State Supreme Court upholds Northam executive order
The Supreme Court of Virginia refused late Friday to take up the appeal of a lower-court ruling upholding Gov. Ralph Northam’s declaration of a state of emergency in advance of expected militant demonstrations at the State Capitol on Monday.
The declaration prohibits all weapons, including firearms, from Capitol grounds, and will provide joint law enforcement and public safety agencies the resources they need to keep demonstrators, policymakers, and all Virginians safe.
The emergency declaration is temporary, and extends from Friday, Jan. 17 at 5 p.m. until Tuesday, Jan. 21 at 5 p.m.
The full text of Executive Order Forty-Nine is available here.
“I am confident that the majority of those attending Monday’s rally will be peaceful,” Northam said in a statement released Friday evening. “I have full respect for their fundamental American right to voice their opinions. But over the past few days, the news has confirmed that that this rally is attracting extreme individuals and groups —including national hate, neo-Nazi, and white supremacist groups — who are threatening violence and looking to advance a violent agenda.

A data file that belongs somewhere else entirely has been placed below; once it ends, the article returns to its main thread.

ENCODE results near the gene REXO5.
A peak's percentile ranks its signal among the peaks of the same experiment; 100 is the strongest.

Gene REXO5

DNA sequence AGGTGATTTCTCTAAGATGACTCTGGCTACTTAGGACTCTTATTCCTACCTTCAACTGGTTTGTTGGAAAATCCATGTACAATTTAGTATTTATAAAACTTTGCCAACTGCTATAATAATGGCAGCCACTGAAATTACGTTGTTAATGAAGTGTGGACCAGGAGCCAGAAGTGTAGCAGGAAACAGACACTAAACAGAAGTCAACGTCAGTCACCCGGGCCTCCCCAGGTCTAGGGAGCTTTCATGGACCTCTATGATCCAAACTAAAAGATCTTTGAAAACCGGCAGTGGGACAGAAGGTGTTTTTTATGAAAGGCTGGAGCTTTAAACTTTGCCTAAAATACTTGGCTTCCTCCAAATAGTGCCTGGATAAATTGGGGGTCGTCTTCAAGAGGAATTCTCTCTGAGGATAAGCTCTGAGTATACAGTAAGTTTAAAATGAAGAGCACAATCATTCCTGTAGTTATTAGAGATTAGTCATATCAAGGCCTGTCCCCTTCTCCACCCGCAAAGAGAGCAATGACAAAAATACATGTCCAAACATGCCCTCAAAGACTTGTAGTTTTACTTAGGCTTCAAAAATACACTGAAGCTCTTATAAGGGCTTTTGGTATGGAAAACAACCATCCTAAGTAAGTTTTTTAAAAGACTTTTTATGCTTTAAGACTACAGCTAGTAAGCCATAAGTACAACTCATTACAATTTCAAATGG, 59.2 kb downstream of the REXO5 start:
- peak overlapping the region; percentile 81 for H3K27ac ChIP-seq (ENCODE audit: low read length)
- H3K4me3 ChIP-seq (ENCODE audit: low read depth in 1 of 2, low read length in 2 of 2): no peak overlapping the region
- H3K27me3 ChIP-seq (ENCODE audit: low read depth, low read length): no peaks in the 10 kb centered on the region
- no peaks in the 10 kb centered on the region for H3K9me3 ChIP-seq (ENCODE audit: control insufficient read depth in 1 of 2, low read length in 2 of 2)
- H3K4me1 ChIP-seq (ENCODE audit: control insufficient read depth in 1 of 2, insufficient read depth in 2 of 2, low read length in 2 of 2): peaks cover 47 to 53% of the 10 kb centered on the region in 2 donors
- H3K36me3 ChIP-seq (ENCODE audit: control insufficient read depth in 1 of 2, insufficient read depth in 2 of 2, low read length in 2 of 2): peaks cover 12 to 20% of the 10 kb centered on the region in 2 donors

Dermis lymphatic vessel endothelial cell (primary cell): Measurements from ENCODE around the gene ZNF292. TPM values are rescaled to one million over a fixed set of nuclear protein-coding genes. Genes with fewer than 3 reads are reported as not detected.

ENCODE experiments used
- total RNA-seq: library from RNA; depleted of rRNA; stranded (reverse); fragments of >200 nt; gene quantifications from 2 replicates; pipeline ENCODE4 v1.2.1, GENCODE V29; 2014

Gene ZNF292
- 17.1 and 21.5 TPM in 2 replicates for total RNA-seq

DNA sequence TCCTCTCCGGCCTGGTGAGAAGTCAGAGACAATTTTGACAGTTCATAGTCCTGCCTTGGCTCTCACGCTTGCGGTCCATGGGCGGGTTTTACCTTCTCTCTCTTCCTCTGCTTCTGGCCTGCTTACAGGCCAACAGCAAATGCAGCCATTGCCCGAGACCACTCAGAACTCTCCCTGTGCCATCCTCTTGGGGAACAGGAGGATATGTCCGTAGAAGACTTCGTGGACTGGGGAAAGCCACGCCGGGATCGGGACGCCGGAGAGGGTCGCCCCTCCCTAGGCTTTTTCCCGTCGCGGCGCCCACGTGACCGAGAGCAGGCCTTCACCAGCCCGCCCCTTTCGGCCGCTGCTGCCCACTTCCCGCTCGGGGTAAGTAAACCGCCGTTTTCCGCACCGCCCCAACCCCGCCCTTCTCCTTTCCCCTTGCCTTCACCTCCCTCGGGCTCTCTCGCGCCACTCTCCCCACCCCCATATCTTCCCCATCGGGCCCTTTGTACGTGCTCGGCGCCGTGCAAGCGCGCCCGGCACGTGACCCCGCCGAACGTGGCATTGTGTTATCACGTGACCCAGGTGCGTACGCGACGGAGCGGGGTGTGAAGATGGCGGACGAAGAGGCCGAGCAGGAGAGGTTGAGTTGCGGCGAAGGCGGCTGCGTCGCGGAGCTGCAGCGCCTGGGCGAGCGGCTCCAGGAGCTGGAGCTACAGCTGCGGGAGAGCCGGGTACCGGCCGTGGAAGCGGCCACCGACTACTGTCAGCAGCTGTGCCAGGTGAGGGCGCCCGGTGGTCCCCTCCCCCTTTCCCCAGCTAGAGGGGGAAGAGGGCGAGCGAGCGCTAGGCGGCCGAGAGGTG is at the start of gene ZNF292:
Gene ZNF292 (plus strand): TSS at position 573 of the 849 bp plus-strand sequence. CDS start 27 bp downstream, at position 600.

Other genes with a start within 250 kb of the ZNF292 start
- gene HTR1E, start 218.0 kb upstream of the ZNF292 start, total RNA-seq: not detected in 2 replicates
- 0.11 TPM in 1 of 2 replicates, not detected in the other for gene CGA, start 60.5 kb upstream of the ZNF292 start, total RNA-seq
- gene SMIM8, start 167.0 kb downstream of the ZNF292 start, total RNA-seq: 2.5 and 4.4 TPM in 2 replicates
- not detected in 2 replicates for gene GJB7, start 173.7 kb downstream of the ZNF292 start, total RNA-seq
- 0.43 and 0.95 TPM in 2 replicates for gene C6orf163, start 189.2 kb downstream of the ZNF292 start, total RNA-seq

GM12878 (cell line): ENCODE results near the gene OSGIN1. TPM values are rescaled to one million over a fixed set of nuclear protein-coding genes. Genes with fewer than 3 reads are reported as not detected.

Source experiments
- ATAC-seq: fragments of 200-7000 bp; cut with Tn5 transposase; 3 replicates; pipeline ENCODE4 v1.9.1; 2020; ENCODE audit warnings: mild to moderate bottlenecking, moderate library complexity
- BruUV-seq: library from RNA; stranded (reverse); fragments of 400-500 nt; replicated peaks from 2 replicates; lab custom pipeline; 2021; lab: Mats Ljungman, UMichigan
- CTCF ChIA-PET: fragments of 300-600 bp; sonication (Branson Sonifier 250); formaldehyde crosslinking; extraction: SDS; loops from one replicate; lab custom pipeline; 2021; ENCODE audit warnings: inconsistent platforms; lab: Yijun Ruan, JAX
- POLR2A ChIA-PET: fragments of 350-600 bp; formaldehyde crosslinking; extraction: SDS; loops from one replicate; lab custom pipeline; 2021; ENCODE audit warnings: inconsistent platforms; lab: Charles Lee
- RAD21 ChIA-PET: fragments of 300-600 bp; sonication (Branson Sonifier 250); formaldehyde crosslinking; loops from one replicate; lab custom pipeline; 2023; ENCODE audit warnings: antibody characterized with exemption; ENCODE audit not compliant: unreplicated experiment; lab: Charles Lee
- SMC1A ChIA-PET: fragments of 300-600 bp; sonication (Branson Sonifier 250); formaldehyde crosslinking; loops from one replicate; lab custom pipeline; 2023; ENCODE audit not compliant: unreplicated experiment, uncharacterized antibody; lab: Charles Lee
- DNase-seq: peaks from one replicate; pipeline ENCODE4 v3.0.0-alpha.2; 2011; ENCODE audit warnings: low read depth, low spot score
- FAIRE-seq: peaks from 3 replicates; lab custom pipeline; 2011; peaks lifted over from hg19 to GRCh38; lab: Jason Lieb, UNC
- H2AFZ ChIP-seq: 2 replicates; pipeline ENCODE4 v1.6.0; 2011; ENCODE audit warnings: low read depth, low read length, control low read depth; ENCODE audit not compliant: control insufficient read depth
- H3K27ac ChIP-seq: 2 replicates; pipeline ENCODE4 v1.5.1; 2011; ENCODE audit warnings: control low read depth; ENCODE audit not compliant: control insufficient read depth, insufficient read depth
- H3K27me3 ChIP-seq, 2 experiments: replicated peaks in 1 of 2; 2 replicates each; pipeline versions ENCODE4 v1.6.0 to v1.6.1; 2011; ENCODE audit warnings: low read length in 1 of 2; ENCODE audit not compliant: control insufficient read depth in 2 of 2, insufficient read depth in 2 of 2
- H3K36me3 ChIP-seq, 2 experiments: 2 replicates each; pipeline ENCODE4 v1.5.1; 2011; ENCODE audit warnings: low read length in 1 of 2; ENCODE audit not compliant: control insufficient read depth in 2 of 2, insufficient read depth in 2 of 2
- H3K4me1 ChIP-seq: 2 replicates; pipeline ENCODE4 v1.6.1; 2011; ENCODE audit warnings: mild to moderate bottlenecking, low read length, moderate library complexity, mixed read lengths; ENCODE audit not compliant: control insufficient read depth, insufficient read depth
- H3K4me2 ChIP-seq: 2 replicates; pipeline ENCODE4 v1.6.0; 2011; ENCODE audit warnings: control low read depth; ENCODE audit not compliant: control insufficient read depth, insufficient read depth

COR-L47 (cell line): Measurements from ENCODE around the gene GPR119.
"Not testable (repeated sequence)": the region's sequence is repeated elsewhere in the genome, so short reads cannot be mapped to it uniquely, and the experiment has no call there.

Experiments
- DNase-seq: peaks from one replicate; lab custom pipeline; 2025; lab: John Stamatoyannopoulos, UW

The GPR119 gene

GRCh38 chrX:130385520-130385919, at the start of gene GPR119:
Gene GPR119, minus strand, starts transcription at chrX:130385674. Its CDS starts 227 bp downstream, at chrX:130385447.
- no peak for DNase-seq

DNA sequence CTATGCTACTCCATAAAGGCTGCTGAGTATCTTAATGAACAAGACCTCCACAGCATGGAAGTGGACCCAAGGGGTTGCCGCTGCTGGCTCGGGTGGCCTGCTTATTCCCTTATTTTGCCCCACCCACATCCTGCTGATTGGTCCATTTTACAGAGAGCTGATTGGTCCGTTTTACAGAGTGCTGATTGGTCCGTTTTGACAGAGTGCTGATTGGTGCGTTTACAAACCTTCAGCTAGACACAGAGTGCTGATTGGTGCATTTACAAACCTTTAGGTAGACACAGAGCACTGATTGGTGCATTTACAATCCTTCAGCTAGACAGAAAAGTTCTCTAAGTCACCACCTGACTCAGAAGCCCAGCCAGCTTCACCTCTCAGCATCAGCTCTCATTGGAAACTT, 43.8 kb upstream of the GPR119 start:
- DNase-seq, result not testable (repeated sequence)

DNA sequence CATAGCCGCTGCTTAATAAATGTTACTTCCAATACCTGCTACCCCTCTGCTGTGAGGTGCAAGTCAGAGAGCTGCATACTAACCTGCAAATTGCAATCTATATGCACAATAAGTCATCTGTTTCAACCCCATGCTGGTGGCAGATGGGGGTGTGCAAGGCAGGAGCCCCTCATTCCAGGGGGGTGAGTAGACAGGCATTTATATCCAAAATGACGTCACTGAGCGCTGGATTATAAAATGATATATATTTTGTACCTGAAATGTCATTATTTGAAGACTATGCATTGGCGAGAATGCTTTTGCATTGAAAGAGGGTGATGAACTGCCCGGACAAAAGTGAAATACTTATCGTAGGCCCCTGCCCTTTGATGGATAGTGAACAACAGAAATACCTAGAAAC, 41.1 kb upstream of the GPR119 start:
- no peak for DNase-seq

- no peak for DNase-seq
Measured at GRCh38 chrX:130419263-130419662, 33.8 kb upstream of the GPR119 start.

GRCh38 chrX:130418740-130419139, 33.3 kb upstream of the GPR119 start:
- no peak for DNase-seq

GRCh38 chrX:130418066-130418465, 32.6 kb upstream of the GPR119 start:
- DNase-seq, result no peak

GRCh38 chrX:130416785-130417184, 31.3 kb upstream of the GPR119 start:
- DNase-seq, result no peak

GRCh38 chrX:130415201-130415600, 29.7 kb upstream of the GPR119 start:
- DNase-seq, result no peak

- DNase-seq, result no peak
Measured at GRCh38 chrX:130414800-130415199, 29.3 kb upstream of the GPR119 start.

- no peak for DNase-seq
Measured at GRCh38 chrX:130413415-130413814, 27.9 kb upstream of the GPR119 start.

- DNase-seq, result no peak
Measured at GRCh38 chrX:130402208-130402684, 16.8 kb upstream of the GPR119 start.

“As your governor, I will do everything in my power to keep Virginians safe. I thank Attorney General Mark Herring and our legal teams for their tireless efforts,” Northam said.
A release from the governor’s office sent out to announce the state of emergency on Wednesday reported that law enforcement intelligence analysts had identified “credible threats of violence” surrounding the event, along with white nationalist rhetoric and plans by out-of-state militia groups to attend.
This was ahead of news on Thursday that the FBI had arrested three alleged members of a white supremacist group believed to be planning to attend the Monday rally.
The three – Brian Mark Lemley Jr., 33, Patrik Jordan Mathews, 27, and William Garfield Bilbrough IV, 19 – were arrested at residences in Delaware and Maryland and taken into custody without incident.
The men are accused of being in possession of a machine gun and more than 1,000 rounds of ammunition and body armor parts, according to the Justice Department, who says the three are members of the international white supremacist group known as The Base.
And then more news on that front on Friday popped up involving the arrests in Georgia of another trio – identified as Luke Austin Lane, 21, Michael John Helterbrand, 25, and Jacob Kaderli, 19 – reportedly affiliated with The Base who have been charged with conspiring to kill members of an anti-fascist group.
Against this backdrop, the State Senate voted Friday to approve bills that would require background checks on all firearms sales, limit gun purchases to one in a 30-day period, and allow localities to ban guns from public events.
All three passed along party lines.
Story by Chris Graham